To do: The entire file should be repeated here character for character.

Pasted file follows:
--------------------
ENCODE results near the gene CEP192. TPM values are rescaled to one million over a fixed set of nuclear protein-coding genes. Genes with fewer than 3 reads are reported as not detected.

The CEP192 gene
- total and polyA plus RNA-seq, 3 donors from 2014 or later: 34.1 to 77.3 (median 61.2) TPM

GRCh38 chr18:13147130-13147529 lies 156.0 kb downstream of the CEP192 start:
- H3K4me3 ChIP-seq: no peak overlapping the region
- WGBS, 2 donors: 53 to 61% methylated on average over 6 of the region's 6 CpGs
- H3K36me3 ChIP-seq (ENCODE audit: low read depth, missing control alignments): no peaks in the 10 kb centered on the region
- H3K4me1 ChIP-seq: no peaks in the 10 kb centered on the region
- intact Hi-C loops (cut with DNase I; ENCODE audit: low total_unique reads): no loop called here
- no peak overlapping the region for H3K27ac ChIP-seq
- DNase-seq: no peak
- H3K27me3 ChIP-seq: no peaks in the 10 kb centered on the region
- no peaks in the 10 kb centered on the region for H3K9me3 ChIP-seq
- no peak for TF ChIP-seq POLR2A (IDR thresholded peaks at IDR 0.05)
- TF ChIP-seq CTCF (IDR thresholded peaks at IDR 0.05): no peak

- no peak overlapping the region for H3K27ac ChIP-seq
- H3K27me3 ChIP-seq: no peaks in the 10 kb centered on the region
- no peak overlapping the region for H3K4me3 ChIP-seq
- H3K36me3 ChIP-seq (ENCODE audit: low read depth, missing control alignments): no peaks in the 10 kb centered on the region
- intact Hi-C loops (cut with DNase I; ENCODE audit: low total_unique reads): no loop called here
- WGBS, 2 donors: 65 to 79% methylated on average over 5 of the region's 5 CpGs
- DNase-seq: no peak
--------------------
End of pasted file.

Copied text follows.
ENCODE results near the gene CEP192. TPM values are rescaled to one million over a fixed set of nuclear protein-coding genes. Genes with fewer than 3 reads are reported as not detected.

The CEP192 gene
- total and polyA plus RNA-seq, 3 donors from 2014 or later: 34.1 to 77.3 (median 61.2) TPM

GRCh38 chr18:13147130-13147529 lies 156.0 kb downstream of the CEP192 start:
- H3K4me3 ChIP-seq: no peak overlapping the region
- WGBS, 2 donors: 53 to 61% methylated on average over 6 of the region's 6 CpGs
- H3K36me3 ChIP-seq (ENCODE audit: low read depth, missing control alignments): no peaks in the 10 kb centered on the region
- H3K4me1 ChIP-seq: no peaks in the 10 kb centered on the region
- intact Hi-C loops (cut with DNase I; ENCODE audit: low total_unique reads): no loop called here
- no peak overlapping the region for H3K27ac ChIP-seq
- DNase-seq: no peak
- H3K27me3 ChIP-seq: no peaks in the 10 kb centered on the region
- no peaks in the 10 kb centered on the region for H3K9me3 ChIP-seq
- no peak for TF ChIP-seq POLR2A (IDR thresholded peaks at IDR 0.05)
- TF ChIP-seq CTCF (IDR thresholded peaks at IDR 0.05): no peak

- no peak overlapping the region for H3K27ac ChIP-seq
- H3K27me3 ChIP-seq: no peaks in the 10 kb centered on the region
- no peak overlapping the region for H3K4me3 ChIP-seq
- H3K36me3 ChIP-seq (ENCODE audit: low read depth, missing control alignments): no peaks in the 10 kb centered on the region
- intact Hi-C loops (cut with DNase I; ENCODE audit: low total_unique reads): no loop called here
- WGBS, 2 donors: 65 to 79% methylated on average over 5 of the region's 5 CpGs
- DNase-seq: no peak